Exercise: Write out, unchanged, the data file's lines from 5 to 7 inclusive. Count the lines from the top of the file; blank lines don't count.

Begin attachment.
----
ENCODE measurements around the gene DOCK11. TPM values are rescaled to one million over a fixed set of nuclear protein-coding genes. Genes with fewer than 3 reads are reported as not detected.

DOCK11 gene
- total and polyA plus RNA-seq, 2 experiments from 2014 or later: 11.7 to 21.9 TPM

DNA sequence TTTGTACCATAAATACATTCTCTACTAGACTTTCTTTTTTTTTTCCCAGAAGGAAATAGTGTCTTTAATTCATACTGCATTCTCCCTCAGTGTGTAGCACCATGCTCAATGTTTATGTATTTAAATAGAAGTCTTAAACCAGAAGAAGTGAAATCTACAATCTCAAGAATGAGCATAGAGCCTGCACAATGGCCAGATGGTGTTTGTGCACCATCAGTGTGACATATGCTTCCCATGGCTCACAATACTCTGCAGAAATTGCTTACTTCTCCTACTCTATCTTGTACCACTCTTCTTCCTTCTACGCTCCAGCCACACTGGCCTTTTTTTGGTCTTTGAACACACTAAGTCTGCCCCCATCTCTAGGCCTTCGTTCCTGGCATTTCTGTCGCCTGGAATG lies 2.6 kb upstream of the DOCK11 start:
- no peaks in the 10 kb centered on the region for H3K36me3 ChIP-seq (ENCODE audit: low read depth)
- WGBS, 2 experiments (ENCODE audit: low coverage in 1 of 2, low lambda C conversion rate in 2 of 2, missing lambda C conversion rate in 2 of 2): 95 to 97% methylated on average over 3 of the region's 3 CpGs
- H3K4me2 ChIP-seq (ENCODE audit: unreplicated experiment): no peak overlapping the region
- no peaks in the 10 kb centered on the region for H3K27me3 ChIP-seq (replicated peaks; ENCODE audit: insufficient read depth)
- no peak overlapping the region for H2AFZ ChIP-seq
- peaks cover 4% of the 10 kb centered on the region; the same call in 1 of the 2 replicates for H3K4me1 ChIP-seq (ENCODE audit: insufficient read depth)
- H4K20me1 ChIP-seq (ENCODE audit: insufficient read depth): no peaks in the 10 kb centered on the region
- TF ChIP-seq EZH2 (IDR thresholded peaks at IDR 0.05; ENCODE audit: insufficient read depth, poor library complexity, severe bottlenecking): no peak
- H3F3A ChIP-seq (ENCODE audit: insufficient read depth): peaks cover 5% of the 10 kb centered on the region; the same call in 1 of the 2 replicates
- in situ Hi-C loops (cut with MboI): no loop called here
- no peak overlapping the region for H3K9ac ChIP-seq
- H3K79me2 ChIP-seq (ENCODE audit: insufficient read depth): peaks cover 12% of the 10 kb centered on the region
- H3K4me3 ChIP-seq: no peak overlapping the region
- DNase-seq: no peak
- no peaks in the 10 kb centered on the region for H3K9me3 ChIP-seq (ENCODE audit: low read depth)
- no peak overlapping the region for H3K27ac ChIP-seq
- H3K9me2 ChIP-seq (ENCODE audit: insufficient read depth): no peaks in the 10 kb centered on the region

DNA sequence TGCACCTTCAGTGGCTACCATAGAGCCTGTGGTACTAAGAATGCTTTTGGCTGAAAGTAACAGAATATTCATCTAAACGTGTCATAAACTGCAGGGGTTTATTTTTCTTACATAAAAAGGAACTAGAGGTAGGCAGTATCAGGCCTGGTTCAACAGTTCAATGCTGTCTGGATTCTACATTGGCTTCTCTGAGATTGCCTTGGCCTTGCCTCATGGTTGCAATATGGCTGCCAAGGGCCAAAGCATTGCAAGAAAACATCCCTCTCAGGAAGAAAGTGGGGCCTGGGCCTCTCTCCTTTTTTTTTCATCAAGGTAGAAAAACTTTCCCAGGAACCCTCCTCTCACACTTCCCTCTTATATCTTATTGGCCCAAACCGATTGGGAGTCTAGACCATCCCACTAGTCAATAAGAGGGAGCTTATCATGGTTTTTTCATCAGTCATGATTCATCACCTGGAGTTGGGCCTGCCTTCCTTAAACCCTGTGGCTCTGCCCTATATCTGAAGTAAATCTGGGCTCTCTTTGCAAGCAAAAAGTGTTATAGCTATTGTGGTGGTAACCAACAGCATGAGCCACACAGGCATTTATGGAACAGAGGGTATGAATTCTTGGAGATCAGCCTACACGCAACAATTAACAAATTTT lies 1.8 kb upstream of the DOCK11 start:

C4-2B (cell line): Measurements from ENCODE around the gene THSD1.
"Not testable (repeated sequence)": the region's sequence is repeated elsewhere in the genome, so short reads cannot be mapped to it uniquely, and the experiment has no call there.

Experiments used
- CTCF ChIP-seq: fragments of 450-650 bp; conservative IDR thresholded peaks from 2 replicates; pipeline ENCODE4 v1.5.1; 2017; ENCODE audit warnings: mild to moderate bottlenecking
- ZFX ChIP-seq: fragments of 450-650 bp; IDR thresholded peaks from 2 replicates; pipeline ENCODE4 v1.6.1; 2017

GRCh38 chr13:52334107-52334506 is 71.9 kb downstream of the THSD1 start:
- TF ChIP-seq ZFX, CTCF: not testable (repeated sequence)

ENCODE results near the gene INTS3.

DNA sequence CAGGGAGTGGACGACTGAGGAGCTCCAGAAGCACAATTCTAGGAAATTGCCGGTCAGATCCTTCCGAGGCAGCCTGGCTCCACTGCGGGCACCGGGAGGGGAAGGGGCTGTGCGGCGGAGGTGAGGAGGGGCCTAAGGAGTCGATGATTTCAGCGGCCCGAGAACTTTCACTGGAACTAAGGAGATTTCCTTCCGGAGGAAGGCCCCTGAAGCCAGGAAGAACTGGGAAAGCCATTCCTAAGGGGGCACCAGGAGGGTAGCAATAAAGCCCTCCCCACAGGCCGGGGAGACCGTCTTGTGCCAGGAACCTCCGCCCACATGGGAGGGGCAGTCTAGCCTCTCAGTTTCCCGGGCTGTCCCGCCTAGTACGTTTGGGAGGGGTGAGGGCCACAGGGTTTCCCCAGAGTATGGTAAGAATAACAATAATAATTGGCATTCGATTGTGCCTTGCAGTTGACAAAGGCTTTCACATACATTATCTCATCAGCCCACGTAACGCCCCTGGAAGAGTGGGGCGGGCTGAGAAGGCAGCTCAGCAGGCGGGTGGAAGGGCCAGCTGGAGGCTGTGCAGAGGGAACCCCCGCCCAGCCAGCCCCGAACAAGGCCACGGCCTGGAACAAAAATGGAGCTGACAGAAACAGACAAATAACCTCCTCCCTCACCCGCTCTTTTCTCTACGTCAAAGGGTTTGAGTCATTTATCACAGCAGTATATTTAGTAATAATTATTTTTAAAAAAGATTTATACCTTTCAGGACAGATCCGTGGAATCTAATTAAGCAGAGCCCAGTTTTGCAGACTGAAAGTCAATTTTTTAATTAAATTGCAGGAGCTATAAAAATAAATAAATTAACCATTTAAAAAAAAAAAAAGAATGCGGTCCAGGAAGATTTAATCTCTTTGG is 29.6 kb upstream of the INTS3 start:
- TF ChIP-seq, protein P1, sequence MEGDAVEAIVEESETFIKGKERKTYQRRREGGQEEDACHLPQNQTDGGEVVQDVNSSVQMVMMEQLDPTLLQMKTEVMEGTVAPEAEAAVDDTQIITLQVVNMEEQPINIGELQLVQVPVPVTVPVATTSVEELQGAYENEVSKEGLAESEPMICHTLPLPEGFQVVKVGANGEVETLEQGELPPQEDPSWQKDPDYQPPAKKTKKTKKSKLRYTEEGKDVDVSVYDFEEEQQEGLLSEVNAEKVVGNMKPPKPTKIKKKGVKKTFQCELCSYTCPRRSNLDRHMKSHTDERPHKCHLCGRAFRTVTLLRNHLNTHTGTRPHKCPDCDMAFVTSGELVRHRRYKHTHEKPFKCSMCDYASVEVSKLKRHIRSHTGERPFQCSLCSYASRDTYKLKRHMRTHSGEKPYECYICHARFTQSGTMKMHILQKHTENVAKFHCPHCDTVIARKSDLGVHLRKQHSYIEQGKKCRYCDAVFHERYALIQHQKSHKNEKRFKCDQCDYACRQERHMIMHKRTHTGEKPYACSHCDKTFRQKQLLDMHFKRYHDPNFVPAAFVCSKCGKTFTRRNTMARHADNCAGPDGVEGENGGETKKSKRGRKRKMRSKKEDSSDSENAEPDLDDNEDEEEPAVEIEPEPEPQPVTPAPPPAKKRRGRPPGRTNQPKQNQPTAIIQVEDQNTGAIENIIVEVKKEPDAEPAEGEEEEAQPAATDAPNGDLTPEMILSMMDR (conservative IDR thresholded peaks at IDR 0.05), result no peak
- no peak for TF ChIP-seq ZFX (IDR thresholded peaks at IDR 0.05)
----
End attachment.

- no peaks in the 10 kb centered on the region for H3K36me3 ChIP-seq (ENCODE audit: low read depth)
- WGBS, 2 experiments (ENCODE audit: low coverage in 1 of 2, low lambda C conversion rate in 2 of 2, missing lambda C conversion rate in 2 of 2): 95 to 97% methylated on average over 3 of the region's 3 CpGs
- H3K4me2 ChIP-seq (ENCODE audit: unreplicated experiment): no peak overlapping the region